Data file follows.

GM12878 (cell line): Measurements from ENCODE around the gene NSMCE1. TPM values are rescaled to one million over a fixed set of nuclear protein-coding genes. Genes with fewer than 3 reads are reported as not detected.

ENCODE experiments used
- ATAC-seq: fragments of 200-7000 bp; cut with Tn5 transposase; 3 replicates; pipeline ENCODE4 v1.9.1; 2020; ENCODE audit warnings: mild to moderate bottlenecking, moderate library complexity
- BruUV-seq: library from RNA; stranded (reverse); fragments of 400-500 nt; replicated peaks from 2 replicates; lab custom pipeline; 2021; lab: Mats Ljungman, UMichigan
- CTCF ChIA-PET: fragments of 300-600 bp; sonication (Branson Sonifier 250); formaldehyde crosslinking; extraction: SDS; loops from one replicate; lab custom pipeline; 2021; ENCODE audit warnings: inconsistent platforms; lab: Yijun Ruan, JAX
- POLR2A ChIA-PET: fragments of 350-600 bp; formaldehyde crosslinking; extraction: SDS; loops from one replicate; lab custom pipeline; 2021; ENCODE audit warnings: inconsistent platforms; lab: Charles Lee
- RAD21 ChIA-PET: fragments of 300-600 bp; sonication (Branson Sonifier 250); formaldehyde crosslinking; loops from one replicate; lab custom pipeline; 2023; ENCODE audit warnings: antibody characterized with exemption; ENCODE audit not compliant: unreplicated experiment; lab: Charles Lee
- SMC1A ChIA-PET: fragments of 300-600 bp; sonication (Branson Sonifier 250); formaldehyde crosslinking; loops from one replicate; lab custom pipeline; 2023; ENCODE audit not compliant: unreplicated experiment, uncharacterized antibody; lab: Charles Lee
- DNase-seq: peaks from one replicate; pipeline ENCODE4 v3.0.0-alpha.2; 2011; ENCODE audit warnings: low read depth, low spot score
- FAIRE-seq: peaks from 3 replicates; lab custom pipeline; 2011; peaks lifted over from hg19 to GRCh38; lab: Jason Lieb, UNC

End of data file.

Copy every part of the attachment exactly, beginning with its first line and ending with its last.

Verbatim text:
GM12878 (cell line): Measurements from ENCODE around the gene NSMCE1. TPM values are rescaled to one million over a fixed set of nuclear protein-coding genes. Genes with fewer than 3 reads are reported as not detected.

ENCODE experiments used
- ATAC-seq: fragments of 200-7000 bp; cut with Tn5 transposase; 3 replicates; pipeline ENCODE4 v1.9.1; 2020; ENCODE audit warnings: mild to moderate bottlenecking, moderate library complexity
- BruUV-seq: library from RNA; stranded (reverse); fragments of 400-500 nt; replicated peaks from 2 replicates; lab custom pipeline; 2021; lab: Mats Ljungman, UMichigan
- CTCF ChIA-PET: fragments of 300-600 bp; sonication (Branson Sonifier 250); formaldehyde crosslinking; extraction: SDS; loops from one replicate; lab custom pipeline; 2021; ENCODE audit warnings: inconsistent platforms; lab: Yijun Ruan, JAX
- POLR2A ChIA-PET: fragments of 350-600 bp; formaldehyde crosslinking; extraction: SDS; loops from one replicate; lab custom pipeline; 2021; ENCODE audit warnings: inconsistent platforms; lab: Charles Lee
- RAD21 ChIA-PET: fragments of 300-600 bp; sonication (Branson Sonifier 250); formaldehyde crosslinking; loops from one replicate; lab custom pipeline; 2023; ENCODE audit warnings: antibody characterized with exemption; ENCODE audit not compliant: unreplicated experiment; lab: Charles Lee
- SMC1A ChIA-PET: fragments of 300-600 bp; sonication (Branson Sonifier 250); formaldehyde crosslinking; loops from one replicate; lab custom pipeline; 2023; ENCODE audit not compliant: unreplicated experiment, uncharacterized antibody; lab: Charles Lee
- DNase-seq: peaks from one replicate; pipeline ENCODE4 v3.0.0-alpha.2; 2011; ENCODE audit warnings: low read depth, low spot score
- FAIRE-seq: peaks from 3 replicates; lab custom pipeline; 2011; peaks lifted over from hg19 to GRCh38; lab: Jason Lieb, UNC